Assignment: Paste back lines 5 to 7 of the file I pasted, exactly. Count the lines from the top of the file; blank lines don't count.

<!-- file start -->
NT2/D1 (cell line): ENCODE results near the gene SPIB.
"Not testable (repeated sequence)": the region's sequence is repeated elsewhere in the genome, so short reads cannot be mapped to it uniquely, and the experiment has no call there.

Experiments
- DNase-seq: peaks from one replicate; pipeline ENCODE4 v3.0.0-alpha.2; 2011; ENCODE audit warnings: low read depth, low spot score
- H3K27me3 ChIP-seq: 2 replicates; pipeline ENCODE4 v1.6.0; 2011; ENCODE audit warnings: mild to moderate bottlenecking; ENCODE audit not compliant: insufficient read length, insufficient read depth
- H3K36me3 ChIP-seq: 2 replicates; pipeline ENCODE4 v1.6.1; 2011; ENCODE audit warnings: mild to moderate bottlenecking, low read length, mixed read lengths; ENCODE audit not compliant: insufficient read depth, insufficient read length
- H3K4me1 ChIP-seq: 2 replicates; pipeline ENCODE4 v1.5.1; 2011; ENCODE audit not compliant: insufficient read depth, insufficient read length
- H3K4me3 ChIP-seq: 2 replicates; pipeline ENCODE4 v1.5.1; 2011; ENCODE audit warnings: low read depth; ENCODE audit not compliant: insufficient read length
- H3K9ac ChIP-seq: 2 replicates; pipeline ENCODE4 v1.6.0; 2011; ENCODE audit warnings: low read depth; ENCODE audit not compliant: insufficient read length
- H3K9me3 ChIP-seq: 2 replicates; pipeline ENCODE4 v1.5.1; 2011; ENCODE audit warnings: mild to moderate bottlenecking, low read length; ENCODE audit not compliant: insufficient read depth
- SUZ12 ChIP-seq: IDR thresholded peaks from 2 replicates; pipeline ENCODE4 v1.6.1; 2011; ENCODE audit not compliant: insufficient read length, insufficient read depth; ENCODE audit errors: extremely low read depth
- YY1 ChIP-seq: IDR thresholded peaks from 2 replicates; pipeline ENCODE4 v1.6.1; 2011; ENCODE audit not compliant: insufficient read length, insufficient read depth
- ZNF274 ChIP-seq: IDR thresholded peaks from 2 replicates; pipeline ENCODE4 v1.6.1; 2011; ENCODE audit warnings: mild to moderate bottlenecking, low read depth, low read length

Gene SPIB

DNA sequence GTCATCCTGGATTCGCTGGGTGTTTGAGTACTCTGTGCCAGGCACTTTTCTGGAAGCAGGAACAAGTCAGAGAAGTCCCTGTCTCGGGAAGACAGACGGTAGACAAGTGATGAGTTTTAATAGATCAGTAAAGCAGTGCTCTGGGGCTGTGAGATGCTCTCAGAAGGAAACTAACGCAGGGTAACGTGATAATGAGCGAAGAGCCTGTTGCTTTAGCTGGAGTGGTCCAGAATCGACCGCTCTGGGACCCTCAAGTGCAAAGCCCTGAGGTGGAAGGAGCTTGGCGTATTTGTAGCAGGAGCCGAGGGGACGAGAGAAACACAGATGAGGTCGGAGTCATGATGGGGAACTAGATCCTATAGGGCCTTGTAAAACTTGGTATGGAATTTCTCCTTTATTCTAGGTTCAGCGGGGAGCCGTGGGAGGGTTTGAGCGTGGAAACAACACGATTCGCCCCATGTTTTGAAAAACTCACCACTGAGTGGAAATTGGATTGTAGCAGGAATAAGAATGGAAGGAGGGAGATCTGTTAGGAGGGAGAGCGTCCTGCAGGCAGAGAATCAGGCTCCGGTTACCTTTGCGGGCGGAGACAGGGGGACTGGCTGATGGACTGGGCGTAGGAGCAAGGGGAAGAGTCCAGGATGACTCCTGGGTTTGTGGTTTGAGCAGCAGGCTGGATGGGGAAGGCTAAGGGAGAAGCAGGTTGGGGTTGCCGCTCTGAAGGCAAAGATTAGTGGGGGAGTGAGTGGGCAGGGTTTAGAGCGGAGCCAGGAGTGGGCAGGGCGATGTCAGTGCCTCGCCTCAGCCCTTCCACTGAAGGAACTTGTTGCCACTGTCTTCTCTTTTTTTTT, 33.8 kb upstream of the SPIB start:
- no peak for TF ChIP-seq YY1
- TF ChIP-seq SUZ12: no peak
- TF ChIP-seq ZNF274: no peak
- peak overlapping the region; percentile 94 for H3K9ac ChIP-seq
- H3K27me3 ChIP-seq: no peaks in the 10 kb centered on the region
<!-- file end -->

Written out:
- H3K27me3 ChIP-seq: 2 replicates; pipeline ENCODE4 v1.6.0; 2011; ENCODE audit warnings: mild to moderate bottlenecking; ENCODE audit not compliant: insufficient read length, insufficient read depth
- H3K36me3 ChIP-seq: 2 replicates; pipeline ENCODE4 v1.6.1; 2011; ENCODE audit warnings: mild to moderate bottlenecking, low read length, mixed read lengths; ENCODE audit not compliant: insufficient read depth, insufficient read length
- H3K4me1 ChIP-seq: 2 replicates; pipeline ENCODE4 v1.5.1; 2011; ENCODE audit not compliant: insufficient read depth, insufficient read length